Cat and Dog Theology
A while back I ran across a book entitled, “Cat and Dog Theology.” The premise was this: A dog says, “You pet me, you feed me, you shelter me, you love me, you must be God.” A cat says, “You pet me, you feed me, you shelter me, you love me, I must be God.”
If you know anything about cats and dogs, you know how true this is! It is said that dogs have masters and cats have staff. In the “theology” department, both the dog and cat believe in God, but each has a very different relationship with him. You could say that dogs seek God for who he is, not for what he can do for them. Whereas cats who wants to know, “What’s in it for me?” Cats seek God for what he can do for them, and not for who he is.
Are you a cat or a dog? Chances are we are a little of both. I like to think I am a dog, but I know I have some cat in me. Of course, I would like God to bless me with health and a good life. But if that’s the only reason I come to him then I am missing the point. It’s not that cat theology is so much wrong as it is incomplete.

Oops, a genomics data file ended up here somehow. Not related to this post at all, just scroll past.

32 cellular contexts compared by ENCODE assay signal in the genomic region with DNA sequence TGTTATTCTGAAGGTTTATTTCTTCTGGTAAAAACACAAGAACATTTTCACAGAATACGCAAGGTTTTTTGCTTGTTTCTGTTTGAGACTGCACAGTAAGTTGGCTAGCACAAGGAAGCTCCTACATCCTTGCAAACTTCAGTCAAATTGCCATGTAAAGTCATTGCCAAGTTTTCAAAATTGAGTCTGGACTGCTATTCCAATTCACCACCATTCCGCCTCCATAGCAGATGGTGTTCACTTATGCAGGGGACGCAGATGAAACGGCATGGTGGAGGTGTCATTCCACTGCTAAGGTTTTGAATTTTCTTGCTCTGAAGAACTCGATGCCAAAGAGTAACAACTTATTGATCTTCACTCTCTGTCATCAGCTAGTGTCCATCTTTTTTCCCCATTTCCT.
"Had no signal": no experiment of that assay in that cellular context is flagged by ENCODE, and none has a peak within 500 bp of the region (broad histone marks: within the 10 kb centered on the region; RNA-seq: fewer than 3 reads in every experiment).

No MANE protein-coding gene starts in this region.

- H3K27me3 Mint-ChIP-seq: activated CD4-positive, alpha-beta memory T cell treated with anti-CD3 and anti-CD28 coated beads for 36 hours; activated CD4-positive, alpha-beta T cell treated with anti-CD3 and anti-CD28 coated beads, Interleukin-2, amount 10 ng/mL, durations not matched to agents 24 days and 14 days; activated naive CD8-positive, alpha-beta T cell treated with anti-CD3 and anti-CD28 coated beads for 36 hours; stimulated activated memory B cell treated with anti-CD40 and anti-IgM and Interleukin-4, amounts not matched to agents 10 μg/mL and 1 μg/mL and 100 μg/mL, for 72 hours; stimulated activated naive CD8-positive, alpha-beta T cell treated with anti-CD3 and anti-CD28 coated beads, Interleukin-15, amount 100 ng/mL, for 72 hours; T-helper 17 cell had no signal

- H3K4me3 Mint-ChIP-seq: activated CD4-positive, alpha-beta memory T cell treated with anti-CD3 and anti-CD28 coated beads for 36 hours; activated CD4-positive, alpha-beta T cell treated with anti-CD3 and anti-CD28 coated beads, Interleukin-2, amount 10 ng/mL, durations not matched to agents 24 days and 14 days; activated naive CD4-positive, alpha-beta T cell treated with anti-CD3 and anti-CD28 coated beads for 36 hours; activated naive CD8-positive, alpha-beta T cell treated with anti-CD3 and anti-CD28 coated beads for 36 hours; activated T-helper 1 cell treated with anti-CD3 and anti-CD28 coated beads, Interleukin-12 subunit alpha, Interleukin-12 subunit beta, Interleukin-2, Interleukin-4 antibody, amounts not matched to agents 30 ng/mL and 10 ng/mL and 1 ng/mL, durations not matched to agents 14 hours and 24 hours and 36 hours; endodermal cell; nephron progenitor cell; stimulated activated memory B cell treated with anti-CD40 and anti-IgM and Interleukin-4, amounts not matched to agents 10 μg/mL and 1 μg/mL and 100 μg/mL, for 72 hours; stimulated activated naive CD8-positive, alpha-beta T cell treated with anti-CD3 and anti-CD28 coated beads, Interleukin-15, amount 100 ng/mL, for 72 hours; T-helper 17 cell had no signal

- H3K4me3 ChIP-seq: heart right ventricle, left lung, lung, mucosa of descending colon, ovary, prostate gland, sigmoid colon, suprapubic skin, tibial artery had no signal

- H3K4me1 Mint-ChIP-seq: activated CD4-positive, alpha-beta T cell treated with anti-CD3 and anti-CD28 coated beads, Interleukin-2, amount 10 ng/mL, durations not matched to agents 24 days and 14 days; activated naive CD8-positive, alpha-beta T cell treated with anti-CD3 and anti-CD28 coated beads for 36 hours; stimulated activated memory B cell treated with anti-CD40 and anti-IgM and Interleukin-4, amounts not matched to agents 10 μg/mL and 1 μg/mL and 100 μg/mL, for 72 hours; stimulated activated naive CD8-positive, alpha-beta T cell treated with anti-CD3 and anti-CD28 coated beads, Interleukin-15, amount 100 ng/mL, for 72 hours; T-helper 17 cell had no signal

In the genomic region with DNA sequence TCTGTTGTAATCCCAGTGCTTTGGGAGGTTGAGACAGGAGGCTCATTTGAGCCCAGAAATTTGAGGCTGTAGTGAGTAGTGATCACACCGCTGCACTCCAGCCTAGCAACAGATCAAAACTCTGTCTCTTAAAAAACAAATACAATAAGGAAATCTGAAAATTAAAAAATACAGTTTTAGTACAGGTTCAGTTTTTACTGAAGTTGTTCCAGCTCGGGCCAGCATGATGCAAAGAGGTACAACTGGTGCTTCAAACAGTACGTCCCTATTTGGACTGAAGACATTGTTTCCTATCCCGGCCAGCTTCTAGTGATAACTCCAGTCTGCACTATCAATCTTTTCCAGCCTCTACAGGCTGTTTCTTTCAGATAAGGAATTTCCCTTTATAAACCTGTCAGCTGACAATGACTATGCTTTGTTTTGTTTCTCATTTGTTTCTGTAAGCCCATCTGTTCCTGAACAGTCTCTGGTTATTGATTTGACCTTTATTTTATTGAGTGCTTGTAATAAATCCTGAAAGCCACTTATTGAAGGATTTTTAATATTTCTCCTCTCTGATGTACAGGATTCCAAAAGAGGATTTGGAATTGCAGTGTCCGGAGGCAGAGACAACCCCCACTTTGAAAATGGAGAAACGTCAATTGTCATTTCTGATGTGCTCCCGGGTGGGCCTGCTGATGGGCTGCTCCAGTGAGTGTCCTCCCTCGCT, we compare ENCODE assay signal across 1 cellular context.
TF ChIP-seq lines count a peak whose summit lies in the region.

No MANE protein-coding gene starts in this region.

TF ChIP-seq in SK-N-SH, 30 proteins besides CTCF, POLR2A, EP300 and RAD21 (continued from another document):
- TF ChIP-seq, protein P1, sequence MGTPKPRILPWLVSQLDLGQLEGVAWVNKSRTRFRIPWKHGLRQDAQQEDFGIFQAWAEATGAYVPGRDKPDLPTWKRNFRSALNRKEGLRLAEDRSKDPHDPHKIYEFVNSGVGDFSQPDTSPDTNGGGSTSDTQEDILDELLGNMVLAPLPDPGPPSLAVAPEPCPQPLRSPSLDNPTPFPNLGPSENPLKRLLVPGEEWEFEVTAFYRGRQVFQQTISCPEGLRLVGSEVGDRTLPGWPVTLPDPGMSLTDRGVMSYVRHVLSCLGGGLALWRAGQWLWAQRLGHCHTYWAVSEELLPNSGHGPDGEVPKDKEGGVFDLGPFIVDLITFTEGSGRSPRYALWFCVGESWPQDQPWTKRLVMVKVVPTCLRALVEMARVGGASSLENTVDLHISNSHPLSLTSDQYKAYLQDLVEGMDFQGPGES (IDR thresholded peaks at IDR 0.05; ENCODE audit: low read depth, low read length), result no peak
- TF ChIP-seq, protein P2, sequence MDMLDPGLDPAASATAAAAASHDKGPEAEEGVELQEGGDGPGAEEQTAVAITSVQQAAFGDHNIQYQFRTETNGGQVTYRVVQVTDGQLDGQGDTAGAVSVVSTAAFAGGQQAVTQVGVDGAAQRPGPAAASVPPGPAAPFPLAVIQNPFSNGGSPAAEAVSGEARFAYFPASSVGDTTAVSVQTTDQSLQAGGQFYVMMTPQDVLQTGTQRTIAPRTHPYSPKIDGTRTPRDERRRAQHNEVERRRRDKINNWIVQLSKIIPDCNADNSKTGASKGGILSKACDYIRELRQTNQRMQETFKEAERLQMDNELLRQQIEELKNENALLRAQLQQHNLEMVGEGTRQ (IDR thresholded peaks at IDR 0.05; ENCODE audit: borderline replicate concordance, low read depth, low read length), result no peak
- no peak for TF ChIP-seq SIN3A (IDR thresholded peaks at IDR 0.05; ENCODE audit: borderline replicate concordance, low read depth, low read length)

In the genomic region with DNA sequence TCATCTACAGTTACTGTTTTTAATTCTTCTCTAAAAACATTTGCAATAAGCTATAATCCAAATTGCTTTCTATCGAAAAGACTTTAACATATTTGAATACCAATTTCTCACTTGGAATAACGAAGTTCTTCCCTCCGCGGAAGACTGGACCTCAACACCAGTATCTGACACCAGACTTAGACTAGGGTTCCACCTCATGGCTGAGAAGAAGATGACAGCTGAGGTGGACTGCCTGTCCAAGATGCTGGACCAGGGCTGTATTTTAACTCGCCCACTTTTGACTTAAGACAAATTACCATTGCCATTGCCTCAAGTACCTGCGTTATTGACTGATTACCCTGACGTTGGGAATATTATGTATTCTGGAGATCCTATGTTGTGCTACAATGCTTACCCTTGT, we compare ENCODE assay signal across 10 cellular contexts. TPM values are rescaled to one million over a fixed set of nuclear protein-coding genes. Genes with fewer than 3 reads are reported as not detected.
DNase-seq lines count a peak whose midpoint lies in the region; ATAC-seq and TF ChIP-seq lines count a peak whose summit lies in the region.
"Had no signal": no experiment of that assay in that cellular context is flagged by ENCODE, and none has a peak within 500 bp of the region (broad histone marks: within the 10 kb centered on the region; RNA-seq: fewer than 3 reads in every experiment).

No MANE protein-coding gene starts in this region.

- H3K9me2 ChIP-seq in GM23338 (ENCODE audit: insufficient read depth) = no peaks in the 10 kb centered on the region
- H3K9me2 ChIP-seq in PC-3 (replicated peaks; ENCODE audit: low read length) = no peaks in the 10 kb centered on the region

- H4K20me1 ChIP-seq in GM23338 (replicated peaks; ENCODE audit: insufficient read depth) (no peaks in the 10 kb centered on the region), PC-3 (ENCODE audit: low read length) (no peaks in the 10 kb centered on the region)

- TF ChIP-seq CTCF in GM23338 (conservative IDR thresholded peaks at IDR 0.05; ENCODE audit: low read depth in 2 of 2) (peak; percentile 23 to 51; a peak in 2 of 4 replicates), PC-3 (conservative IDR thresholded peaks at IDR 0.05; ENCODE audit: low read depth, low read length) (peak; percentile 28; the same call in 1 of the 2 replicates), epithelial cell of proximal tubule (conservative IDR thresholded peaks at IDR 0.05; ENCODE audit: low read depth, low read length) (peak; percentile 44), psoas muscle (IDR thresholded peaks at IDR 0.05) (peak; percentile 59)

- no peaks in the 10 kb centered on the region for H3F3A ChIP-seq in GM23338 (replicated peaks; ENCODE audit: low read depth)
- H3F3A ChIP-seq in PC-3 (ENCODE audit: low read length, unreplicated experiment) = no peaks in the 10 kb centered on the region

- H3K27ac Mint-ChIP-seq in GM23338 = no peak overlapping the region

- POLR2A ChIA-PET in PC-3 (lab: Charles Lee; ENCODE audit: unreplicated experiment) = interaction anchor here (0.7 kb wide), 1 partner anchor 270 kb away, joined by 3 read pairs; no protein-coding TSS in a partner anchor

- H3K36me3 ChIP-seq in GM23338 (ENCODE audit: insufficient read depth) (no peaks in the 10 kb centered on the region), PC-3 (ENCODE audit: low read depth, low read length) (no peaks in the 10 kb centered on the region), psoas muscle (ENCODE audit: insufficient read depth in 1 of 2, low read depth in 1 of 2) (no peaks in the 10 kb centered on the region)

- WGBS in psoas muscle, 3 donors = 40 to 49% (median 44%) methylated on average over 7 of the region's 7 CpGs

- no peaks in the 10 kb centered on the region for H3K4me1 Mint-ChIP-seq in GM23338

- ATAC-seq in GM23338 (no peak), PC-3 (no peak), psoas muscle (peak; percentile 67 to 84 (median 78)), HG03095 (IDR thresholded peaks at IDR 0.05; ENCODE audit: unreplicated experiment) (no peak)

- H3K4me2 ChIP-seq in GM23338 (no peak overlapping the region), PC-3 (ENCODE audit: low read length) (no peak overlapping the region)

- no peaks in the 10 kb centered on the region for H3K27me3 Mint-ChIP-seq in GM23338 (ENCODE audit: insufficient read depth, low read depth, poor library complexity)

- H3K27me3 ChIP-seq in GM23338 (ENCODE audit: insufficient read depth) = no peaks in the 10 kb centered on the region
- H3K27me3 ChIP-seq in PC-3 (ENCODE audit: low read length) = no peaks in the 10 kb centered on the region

If I only come to God and say, “I’m hurting, make me feel better,” or, “I’m sad, make me happy,” then I am missing the point. Of course I can come to God in times of trouble. In fact, he invites us to do so. But, if that’s the solo reason, the picture is incomplete. Donald Miller in his book, Blue Like Jazz, says that we often make the mistake of thinking of God as some “cosmic vending machine” who dispenses what we want when we put in the proper change and push the right buttons.
Being Human connection: God wants to enjoy a relationship with us, not a laundry list of things he can do for us.
“God is not a vending machine where we insert our blessing of obedience expecting to take a token of choices.” -John Cotton Richmond